(2) Heat 1 cup of water to a boil in a medium saucepan. Pour in your salt, remove from heat and stir until dissolved. Leave this mixture to cool while you continue to work on your pickles.
(3) Place a grape leaf in the bottom of your jar. Arrange the cleaned and prepped cucumbers in a single layer standing upright. Try to puzzle piece them together to fit as many as possible but don't crush them.
(5) Arrange your next layer of pickles on top the first. This second layer is a bit tricky, because you want to make sure to leave plenty of head space at the top of the jar. Usually it works well to save the short or curved cukes for layering horizontally on top. Go ahead and cut one or two in half if necessary. Make sure they are no higher than slightly below the shoulder level of your jar.
(6) Sprinkle packed cukes with remaining pickling spice, dill and garlic cloves. Place another grape leaf on top of everything.
(7) To your cup of salt water, add enough fresh cool filtered water to make 4 cups total. Double check that it is at room temperature. If you are in a big rush, or forgot to dissolve the salt earlier, you can add ice water to bring down the temperature faster. Pour the finished brine into your jar just until it covers the cukes.
(8) Place a ferment weight on top of your grape leaf (or straight on top your pickles if there are no leaves) and gently push down until the cukes are snuggled up into the jar and brine covers the grape leaf and the weight. (NOTE: I got slightly carried away with the photo taking part of this and I did not leave enough head space here! It should be at the shoulder level of your jar, not up to the threads. Some of the brine was later removed)
(9) Secure your pickling lid according to the manufacturers instructions. (For a Kraut Kap, this means making sure the silicone seal is in place, screwing the lid on as tight as possible, inserting the airlock into the grommet and filling it with water to the "fill" line.) Place your ferment in a dark closet or cabinet for about 1-3 weeks at room temperature (68-72) If it's really hot summer time you can utilize a cool cellar or use an ice chest with some cool water. When fermentation is complete, top your jar with a storage cap and move to cold storage (your fridge, unless you are a fancy homesteader with a cold cellar.)
(Edited to note; I have great success with a 3 week ferment, however, I live in a very temperate climate, if you are having a hot summer and are unable to practically cool your ferment down, you can move to cold storage much sooner. I had one pickling fan tell me two days was enough in the heat! It won't harm your pickles to move them to the fridge sooner if you feel like they are ready to eat!)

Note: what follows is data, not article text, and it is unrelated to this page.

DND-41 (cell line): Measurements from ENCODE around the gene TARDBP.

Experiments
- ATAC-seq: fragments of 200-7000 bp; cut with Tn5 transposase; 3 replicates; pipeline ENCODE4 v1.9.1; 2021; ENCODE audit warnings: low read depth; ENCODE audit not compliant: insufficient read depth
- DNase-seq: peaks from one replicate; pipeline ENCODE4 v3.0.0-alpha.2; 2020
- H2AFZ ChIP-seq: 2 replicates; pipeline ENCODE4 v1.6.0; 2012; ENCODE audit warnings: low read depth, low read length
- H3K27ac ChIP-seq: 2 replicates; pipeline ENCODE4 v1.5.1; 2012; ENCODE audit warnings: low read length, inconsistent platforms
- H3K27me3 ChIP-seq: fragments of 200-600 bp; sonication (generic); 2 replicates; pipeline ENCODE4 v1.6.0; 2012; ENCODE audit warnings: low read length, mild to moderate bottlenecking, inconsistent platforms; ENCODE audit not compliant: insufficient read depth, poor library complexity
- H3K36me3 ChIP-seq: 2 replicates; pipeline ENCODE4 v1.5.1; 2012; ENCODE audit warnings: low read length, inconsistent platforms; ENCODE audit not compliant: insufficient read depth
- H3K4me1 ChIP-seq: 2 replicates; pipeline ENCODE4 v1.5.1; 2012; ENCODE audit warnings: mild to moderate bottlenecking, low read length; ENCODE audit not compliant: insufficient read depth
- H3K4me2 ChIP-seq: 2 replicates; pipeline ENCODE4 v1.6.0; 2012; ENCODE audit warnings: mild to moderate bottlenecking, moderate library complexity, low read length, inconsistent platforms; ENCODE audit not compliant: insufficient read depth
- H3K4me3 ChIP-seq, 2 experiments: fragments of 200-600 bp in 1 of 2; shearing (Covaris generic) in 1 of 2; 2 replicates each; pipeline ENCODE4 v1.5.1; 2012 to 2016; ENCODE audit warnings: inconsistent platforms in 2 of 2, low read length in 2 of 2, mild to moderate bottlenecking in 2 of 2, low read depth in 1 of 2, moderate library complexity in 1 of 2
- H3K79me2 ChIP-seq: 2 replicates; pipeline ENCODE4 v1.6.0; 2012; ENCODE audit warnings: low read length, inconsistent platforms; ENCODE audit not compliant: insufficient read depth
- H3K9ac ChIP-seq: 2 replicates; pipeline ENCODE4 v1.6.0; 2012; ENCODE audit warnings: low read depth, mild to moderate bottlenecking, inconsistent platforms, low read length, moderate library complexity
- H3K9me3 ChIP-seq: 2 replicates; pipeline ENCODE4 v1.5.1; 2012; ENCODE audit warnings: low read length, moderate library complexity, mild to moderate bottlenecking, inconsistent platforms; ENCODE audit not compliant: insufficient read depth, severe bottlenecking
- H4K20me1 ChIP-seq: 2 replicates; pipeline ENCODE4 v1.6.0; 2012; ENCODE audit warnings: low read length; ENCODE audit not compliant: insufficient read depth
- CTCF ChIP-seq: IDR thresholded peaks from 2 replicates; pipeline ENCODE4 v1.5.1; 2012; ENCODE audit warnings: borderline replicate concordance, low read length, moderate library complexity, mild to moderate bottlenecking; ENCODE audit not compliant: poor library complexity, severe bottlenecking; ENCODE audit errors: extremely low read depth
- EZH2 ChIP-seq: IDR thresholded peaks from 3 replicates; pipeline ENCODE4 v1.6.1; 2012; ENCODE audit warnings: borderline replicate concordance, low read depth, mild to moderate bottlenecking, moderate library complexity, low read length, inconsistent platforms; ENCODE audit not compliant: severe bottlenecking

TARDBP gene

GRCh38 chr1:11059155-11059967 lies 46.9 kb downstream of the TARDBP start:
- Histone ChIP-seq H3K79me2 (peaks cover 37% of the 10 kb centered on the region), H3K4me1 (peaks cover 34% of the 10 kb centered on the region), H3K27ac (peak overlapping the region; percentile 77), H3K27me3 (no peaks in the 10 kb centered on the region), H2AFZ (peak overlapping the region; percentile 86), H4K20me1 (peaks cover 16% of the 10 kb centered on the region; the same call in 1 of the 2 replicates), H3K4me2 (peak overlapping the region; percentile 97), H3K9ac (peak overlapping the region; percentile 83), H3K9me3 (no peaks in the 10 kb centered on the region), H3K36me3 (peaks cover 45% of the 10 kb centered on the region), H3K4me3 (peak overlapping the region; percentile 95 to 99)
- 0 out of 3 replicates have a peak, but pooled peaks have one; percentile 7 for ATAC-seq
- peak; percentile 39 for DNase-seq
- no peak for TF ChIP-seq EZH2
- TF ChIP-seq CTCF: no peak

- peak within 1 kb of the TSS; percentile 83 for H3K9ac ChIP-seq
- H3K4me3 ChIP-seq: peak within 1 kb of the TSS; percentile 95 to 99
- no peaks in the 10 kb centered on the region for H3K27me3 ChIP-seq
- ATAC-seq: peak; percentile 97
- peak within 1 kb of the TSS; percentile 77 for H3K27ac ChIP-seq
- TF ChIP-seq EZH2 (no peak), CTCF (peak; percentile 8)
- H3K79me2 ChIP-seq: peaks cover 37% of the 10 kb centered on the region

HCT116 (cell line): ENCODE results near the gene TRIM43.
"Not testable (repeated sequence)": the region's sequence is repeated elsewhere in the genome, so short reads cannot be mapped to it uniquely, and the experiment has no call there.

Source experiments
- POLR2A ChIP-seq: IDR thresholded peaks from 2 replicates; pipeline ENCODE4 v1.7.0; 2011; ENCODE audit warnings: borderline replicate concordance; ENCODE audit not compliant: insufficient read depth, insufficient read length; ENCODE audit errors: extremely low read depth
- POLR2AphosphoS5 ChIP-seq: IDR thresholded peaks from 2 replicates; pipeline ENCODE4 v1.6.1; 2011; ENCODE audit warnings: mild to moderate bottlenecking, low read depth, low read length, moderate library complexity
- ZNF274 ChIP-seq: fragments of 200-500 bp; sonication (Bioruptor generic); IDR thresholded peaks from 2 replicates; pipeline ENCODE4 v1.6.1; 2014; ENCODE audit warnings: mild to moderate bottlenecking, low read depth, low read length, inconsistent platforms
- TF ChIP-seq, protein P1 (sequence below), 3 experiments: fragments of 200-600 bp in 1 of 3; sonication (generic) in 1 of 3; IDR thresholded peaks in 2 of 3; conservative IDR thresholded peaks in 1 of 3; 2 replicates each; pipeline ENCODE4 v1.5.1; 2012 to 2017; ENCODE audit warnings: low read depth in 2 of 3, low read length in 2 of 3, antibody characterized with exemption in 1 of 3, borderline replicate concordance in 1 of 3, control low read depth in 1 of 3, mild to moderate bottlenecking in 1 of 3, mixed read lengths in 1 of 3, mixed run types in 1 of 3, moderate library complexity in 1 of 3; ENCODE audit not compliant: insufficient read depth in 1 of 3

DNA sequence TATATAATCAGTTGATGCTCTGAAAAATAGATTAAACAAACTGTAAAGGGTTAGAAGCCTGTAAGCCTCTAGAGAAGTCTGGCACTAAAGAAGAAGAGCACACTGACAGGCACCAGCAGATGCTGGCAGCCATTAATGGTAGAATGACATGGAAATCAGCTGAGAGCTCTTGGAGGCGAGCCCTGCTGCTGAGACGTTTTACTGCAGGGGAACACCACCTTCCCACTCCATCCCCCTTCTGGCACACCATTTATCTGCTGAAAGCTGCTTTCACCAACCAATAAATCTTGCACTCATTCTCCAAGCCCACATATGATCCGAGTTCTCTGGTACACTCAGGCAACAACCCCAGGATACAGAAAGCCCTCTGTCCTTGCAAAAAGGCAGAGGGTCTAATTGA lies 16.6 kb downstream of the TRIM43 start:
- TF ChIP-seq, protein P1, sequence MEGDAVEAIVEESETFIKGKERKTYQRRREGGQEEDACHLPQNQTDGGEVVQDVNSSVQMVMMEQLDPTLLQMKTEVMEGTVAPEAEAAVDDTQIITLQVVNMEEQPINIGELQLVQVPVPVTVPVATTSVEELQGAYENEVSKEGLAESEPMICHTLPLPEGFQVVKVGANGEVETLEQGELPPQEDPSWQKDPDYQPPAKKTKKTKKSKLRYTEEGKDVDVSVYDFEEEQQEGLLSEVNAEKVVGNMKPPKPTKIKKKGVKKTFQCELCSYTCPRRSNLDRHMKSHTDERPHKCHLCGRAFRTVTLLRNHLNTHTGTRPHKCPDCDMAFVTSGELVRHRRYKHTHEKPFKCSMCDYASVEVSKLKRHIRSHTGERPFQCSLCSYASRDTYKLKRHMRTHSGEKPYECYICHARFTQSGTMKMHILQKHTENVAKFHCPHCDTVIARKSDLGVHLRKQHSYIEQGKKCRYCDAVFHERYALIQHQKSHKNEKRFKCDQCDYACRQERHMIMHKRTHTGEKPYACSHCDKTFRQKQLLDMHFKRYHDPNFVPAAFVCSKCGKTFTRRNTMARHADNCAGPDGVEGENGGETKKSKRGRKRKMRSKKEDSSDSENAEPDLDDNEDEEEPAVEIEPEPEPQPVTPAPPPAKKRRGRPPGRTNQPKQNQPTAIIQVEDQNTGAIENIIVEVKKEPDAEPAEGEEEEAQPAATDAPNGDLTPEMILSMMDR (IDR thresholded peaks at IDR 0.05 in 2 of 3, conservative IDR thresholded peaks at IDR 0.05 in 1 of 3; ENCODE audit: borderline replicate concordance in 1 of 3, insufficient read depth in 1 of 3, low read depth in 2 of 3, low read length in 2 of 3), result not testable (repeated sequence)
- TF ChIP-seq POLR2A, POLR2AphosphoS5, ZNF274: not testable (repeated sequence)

Let's answer those questions I know you must have:
The ferment will be very active the first few days and there is a possibility it can overflow through the airlock if you did not leave enough head space. If this happens, simply remove the airlock, clean it out put it back in and fill it back up with water to the "fill" line. It's a good idea to put a towel under your ferment to prevent a possible mess!
You can tell your pickles are done when they stop bubbling so much and it's been about 1-3 weeks. You can check if they are fully fermented by slicing one open. Opaque white spots means it's not quite done. Don't worry, you don't have to seal it back up and let it ferment longer, just eat them they will be delicious, and they "finish off" in the fridge anyhow. Inspecting your finished product can help you learn to judge when your ferments are done for future batches.
How do I know it's safe to eat?
Luckily pickled veggies are very safe! Much safer then canning! Your pickles should be at least mostly crispy (can vary depending on tannins, quality of produce etc…) The brine will be slightly cloudy, but should taste fresh and clean and salty. Your pickles should taste like pickles (this is why it's a good first ferment, you know what the end result should be!) The garlic can turn blue while fermenting, but it's delicious and perfectly safe to eat. There may be a slight white powdery looking film settling on some of the pickles, this is also safe! It is most likely an anaerobic yeast, but can also come from additives to salt, or wax coatings on the veggies, but we had agreed not to use waxed cucumbers, so I think it's probably the yeast!
How can I tell if it's not safe to eat?
The same rule of thumb you use for canning applies here, check it out before you consume it. If you see any signs of mold, slime, discoloration, funky smell etc…don't eat it, just toss it! Vegetable fermenting is very safe but things can still go wrong! So be smart!